I’m afraid for the personal consequences I may experience for speaking out, but I know that those consequences are nowhere near the consequences to other people if I choose to remain silent, censor myself, and ignore what’s happening.
We all make our choices for how we want to live our lives and operate within the world. I choose to try. I choose to help. I choose to speak out because I would rather lose a friend to my ranting than lose a friend to police brutality. I can bring myself to walk a lonely path, but I can’t bring myself to attend a funeral, knowing I could have done something to stop it.
I can’t lie in my deathbed someday knowing I was a highly successful individual that casually watched millions of lives being destroyed by racism.
I just can’t.
So I won’t.
I’m going to speak out. Sometimes, that’s going to mean speaking out on this blog. If that’s not for you and you don’t like it, then I’m so sorry that your opinion doesn’t matter to me. Please feel free to read the thousands of other small business blogs on the internet that appeal more to your tastes.
And I encourage you to do the same.
Let people know who you are. Whatever you believe in, tell people, unabashedly. If you’re a racist, be clear about it so the rest of us don’t have to be surprised when it slips out. If you’re a firm supporter of Black Lives Matter, be vocal about it. Whatever your belief.
And I say we shouldn’t keep it out of our businesses.
Maybe you’ll lose some customers. Maybe you’ll gain some. Maybe people won’t care at all because they don’t understand a particular political issue well enough to even know what you’re talking about.
To be honest, I’d guess that’s going to be 90% of the time. We’re not the most informed bunch.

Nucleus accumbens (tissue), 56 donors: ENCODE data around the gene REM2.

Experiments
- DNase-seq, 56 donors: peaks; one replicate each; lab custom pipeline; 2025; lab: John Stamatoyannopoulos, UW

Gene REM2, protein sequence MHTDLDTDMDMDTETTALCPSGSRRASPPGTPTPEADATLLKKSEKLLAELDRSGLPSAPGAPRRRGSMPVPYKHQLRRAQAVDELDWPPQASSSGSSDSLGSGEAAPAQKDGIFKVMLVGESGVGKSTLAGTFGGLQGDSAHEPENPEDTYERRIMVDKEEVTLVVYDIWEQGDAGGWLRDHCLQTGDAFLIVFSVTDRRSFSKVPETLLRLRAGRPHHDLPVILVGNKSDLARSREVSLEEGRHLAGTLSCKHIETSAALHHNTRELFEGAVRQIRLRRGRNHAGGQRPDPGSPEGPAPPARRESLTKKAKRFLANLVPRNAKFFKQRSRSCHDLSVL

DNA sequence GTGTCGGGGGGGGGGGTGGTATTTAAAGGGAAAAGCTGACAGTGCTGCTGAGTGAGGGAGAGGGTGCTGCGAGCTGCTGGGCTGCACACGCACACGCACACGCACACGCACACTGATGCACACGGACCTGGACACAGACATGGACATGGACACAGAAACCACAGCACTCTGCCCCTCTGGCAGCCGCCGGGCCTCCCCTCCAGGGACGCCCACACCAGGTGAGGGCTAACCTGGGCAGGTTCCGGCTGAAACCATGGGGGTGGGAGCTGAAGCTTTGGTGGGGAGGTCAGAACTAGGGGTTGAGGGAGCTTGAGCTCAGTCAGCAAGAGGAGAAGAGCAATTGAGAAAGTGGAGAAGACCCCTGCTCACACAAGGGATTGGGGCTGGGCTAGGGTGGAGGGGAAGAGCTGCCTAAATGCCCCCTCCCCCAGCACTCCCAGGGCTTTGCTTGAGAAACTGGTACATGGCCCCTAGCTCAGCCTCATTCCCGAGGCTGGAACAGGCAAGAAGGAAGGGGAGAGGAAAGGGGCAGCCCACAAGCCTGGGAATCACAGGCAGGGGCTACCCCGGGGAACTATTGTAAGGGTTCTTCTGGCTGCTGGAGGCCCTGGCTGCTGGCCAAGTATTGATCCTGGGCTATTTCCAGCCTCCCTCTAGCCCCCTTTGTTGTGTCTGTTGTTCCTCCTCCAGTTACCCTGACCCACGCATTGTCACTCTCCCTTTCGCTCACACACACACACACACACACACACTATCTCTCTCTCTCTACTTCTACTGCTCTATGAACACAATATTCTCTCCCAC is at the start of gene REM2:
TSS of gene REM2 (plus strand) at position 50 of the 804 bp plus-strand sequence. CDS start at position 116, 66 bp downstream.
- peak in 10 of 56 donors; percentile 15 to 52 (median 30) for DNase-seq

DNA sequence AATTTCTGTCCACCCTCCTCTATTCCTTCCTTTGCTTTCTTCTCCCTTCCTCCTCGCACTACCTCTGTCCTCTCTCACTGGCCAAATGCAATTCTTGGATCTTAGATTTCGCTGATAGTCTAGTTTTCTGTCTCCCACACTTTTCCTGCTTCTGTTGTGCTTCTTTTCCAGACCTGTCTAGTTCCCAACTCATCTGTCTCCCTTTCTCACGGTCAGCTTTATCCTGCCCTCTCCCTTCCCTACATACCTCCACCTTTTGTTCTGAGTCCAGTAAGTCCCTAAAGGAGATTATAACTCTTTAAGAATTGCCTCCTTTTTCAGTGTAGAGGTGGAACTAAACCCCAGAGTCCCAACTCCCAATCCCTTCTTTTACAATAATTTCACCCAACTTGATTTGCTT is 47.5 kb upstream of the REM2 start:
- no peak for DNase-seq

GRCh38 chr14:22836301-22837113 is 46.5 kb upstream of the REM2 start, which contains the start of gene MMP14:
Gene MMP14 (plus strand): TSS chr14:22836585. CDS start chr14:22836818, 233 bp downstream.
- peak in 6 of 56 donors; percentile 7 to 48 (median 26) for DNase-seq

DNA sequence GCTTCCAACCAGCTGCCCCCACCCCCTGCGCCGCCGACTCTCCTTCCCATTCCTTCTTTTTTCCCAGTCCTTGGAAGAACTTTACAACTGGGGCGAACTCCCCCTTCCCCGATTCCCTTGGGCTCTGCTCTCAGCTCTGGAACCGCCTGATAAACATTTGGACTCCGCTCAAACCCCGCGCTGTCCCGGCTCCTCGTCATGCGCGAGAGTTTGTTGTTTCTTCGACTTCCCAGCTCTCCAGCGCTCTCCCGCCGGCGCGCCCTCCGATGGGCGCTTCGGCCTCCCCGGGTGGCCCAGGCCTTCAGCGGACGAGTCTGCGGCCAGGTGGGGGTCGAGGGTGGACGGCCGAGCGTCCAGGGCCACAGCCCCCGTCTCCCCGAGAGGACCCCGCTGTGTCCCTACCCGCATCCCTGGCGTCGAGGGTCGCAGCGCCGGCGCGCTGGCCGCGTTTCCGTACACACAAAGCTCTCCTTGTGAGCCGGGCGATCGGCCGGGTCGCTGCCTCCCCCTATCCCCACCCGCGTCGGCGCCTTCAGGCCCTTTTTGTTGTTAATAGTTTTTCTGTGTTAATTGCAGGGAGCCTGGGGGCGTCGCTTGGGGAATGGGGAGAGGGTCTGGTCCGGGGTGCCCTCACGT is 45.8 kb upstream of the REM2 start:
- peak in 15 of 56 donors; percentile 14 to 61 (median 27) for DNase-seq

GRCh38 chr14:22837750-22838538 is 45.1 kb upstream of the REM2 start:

I think about the Dixie Chicks a lot, nowadays. I think about them getting told to, “Shut up and sing,” because they said things that most of America now agrees with. At the time, they were hated. It destroyed their music careers because they spoke out about something and most of their audience disagreed with them because of blind, ignorant patriotism. People have silently changed their minds since then.
So I say we should be like the Dixie Chicks. I’m going to teach y’all how to run a successful small business and inspire you to do great things with your lives, but I’m also going to occasionally tell you about some major bullshit I see happening in the world. I’m not going to shut up. I choose to be on the right side of history. I don’t see a future where anybody will be thanking god for all the unarmed black men who were gunned down in the early 2000s. I only see a future where we kick ourselves for letting it continue for so long.
So I’m gonna get right now. Not 20 years from now. Right now.
I would encourage you to do the same.
Live fearlessly so that you can afford that privilege to others who don’t yet have it.
Use your voice to bring justice to the world.
And keep being your same, bad-ass self as a business owner.